What better way to identify anyone but with a biometric that is unreproducible in another body? No password nor PIN to forget; no card or key or passcode to lose. Your id is YOU.
I wonder what this bodes for children and grandkids just entering the world stage. How will they be paying?
I Wish We’d All Been Ready by Larry Norman
By Mischa Frankl-Duval
Sept. 23, 2018 10:06 p.m. ET
Credit-card companies, banks and vendors are changing how they verify consumers’ identities. Passwords and PINs could become less important. Biometric analysis could become the norm.
The proving ground for the latest in payment technology is Europe, where a new law could encourage greater use of biometrics in a bid to reduce burgeoning payment fraud.
Starting September 2019 in the European Union, a large portion of online payments greater than €30 (currently about $35) will require multifactor authentication. Consumers will need to use two of three things to verify transactions: something they know, like a password; something they have, like a digital device, perhaps a USB token, that identifies them; or something they are: biometric data. (bold italics added)
Proofs based on physical characteristics, like fingerprints and faces, are slowly becoming more common. This legislation will likely cause them to surge.
Most consumers using biometrics will likely do so on their phones, many of which already have technology that payment-service providers will use to verify payments—such as Apple Inc.’s Touch ID fingerprint sensors or Face ID facial-recognition software on its iPhones.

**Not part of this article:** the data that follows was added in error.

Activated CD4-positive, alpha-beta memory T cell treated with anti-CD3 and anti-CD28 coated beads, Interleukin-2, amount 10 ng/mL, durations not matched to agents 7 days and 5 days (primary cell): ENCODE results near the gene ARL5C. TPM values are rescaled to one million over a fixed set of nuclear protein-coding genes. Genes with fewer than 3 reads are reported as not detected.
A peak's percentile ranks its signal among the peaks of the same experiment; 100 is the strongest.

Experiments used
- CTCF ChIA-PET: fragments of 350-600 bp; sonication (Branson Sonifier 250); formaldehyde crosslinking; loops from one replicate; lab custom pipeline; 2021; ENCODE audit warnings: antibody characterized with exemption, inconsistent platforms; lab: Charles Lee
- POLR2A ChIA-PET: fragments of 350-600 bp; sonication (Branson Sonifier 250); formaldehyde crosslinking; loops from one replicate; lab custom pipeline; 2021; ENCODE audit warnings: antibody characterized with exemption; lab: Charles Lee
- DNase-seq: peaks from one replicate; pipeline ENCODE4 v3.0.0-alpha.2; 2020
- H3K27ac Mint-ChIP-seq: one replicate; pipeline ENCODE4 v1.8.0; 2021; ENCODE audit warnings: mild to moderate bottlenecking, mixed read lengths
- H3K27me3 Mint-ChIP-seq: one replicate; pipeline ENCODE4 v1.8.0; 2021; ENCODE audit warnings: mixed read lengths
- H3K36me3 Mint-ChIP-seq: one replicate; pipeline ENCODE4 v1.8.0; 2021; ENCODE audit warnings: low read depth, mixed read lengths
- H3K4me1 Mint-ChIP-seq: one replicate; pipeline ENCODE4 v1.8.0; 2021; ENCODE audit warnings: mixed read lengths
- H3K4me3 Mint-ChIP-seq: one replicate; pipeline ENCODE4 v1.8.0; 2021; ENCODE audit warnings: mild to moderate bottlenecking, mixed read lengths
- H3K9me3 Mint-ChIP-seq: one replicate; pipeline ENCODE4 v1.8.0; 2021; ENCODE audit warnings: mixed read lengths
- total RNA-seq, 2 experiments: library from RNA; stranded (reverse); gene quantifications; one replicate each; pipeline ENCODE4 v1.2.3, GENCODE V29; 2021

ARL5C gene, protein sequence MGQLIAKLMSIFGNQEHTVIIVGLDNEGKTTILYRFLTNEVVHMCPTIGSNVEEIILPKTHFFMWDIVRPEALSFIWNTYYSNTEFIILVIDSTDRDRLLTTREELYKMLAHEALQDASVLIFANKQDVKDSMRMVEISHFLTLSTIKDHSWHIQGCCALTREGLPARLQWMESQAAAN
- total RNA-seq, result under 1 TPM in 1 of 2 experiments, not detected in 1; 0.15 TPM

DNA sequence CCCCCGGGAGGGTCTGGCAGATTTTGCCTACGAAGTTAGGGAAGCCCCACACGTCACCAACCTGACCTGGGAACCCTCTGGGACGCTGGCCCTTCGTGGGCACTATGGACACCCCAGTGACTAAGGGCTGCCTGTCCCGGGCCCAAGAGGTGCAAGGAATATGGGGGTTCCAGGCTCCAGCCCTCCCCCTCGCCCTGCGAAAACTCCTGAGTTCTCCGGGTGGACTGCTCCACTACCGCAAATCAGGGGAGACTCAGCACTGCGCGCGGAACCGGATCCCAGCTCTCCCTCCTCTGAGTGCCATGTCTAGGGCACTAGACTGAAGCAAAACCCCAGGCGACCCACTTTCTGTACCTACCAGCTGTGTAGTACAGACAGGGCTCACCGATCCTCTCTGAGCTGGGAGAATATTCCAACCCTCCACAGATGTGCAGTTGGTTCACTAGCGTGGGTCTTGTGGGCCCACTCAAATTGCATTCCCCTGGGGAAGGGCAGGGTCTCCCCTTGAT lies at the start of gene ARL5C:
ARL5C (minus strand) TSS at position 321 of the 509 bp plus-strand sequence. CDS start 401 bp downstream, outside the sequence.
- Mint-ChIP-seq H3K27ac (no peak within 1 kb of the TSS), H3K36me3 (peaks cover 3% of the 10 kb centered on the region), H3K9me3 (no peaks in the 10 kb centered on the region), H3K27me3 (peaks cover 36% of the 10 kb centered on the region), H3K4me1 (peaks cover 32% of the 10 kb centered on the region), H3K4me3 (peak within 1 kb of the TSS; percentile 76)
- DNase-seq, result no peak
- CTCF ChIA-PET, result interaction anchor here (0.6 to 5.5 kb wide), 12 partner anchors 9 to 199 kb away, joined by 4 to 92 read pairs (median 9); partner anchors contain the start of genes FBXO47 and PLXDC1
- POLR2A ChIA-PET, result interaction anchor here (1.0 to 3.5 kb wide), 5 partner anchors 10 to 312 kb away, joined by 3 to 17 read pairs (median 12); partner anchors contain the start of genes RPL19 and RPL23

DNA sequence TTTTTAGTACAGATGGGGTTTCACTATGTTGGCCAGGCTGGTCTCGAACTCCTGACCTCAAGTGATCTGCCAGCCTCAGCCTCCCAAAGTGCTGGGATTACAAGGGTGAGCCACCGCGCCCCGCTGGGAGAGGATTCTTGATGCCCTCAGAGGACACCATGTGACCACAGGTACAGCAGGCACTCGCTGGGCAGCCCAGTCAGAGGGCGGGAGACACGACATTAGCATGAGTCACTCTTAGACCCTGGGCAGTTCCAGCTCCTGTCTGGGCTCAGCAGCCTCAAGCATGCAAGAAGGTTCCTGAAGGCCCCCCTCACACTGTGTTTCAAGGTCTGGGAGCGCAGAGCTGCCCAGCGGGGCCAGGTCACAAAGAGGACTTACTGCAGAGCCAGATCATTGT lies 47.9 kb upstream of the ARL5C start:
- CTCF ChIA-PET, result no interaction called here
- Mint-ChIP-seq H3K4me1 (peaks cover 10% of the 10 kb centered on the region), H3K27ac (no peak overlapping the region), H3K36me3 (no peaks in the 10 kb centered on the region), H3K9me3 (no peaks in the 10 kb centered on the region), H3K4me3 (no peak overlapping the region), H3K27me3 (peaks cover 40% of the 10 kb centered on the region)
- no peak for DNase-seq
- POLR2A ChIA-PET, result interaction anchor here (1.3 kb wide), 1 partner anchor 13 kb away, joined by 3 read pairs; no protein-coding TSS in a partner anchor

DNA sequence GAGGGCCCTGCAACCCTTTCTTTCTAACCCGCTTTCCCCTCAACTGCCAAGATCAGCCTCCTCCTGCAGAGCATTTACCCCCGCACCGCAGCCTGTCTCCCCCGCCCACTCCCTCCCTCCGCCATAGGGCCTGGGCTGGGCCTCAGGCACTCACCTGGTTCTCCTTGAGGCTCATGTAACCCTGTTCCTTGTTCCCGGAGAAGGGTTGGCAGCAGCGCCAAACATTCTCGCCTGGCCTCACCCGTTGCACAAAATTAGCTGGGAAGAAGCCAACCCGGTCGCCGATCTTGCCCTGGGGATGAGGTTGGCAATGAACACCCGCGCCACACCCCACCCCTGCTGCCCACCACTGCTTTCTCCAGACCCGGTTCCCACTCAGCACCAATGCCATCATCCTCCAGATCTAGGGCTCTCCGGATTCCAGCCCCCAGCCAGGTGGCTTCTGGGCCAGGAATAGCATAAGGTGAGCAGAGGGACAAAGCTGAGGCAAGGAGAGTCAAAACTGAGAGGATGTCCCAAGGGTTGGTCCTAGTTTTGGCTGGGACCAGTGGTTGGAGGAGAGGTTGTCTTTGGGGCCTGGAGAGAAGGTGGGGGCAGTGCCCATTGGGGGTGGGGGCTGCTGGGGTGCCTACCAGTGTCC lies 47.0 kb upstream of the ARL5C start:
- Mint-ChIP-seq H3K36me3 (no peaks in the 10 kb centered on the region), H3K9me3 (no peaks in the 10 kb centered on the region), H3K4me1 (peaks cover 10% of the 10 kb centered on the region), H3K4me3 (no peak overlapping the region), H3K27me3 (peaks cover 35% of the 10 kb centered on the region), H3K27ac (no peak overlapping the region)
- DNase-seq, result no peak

Making the payment process frictionless could determine which providers prosper—and which languish.
“We’re helping the industry move toward biometrics as a preferred method,” says Mark Nelsen, senior vice president at Visa Inc. “Customers are getting more comfortable with those solutions, and they’re our preferred method, too.”
Another company hoping to profit from the change is Veridium, a New York-based biometrics firm.
“We’ve built our company around trying not to change the way you interact with technology too radically,” says Chief Executive James Stickland. “You could plug in Touch ID or Face ID, and that’s great because people are used to it.”
Veridium also provides an authentication technology it calls 4F that turns smartphones, even older models, into fingerprint scanners.
Ease of use will be paramount to companies in the payment-services and biometrics sector. Vendors and payment-services providers “have to meet requirements on the fraud side and provide a good user experience,” says Frances Zelazny, chief marketing officer at BioCatch, a firm based in Boston. “If they can’t manage their fraud, they’ll go away,” Ms. Zelazny says. “And if they can’t manage their user experience, they’ll go away” because consumers won’t use them.